A YOUNG woman who suffered a fractured pelvis after a horse riding accident had to spend 27 hours on a trolley during which “nurses forgot about her” when she needed pain medication.
That is according to a frustrated mother, who disclosed her name but did not wish to be named.
The incident happened after the woman, 21, from the outskirts of the city, was admitted to the emergency department on the night of April 8 last, following a horse riding accident earlier that day. Following an X-ray that confirmed she had suffered a double fracture, the woman was put into resuscitation and was “given great care and pain relief” from 7.30am to 3.30pm the following day.
However, the mother said, it was at this point “she was wheeled onto a corridor and left there for the next 27 hours”.
She said during this period, her daughter could not be located near the nurses and “she couldn’t move or go to the bathroom”.
Because she had to lie flat on her back, someone had to be with her most of the time, she added.
“She had an incident where she wasn’t given pain relief, because the nurses forgot about her. Then they gave her too much, which made her sick. I went in at 7am of the Wednesday [two days after admission] and she was so upset. They gave her vomit bags and left her to it. Can you imagine vomiting with a fractured pelvis?”
Later that day, she got access to a bed. She said that they were later told that she could go home though her daughter was “in agony”. After a physio assessed her, she was given “hints about how to get dressed and stand up, at which point she almost fainted. He then admitted her.”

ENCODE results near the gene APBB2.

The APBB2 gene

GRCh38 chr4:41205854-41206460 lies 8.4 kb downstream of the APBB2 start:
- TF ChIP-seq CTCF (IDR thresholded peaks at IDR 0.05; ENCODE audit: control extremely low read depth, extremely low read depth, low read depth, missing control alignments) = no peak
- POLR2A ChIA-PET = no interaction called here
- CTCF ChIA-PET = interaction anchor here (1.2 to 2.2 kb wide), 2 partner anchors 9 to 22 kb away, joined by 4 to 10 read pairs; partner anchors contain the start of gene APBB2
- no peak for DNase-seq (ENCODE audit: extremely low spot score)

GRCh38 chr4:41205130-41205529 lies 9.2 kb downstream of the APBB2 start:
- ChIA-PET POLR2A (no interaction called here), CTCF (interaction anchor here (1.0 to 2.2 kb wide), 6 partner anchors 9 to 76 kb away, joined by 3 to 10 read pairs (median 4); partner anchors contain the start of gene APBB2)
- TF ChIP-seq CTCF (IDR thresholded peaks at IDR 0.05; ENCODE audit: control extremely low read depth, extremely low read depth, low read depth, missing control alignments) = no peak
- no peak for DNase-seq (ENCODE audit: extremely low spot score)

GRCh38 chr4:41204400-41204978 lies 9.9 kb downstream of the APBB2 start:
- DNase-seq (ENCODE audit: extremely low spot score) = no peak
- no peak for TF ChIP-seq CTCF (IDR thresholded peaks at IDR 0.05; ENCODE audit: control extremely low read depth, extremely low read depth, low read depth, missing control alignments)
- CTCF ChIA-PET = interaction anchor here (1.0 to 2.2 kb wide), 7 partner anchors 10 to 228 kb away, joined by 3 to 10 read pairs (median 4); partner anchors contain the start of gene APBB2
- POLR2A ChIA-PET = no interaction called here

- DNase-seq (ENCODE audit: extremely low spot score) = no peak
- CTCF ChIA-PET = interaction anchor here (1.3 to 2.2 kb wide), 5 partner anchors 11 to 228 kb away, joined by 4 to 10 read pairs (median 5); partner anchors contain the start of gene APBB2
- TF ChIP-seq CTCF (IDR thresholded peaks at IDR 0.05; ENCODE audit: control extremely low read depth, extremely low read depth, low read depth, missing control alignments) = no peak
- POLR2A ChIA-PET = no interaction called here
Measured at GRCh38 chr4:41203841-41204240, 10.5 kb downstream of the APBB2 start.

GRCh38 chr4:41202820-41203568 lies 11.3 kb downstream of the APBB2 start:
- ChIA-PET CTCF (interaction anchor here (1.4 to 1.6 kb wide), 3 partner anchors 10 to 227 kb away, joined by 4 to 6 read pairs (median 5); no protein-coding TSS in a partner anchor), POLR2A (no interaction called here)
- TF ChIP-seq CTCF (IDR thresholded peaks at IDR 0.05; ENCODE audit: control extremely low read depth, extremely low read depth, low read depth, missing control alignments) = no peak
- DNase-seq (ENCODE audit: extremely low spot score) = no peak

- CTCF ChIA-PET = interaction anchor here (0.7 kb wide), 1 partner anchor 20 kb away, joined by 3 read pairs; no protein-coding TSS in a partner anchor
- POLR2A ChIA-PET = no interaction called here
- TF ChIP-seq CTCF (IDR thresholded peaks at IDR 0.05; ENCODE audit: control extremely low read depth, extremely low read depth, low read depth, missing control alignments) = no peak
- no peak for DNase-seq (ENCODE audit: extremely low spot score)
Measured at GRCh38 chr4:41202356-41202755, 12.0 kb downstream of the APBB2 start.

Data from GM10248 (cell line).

She said while in the ED, “the nurse had come to put in a catheter because they didn’t have the time or staff to get her to the toilet. I do remember her being so upset and she told the nurse ‘no way’, so we had decided she would wear a nappy rather than having a catheter put in. Luckily she got admitted before it happened.”
She said that once admitted it was “a positive experience”.
A spokesperson for the UL Hospitals Group said that it cannot comment on individual cases for reasons of patient confidentiality.
He said it welcomes all feedback from patients, and encourages patients to raise concerns with staff at the time, or by sending complaints to firstname.lastname@example.org.
The spokesperson said that despite measures to alleviate overcrowding, bed capacity at UHL remains a challenge and work on the 60-bed block is underway.
“Admitted patients at UHL unfortunately continue to face lengthy wait times for beds. While we make every effort to transfer patients to beds as soon as possible, and ensure that people receive expert medical care while they wait, we regret that too many patients face excessive waits on trolleys.”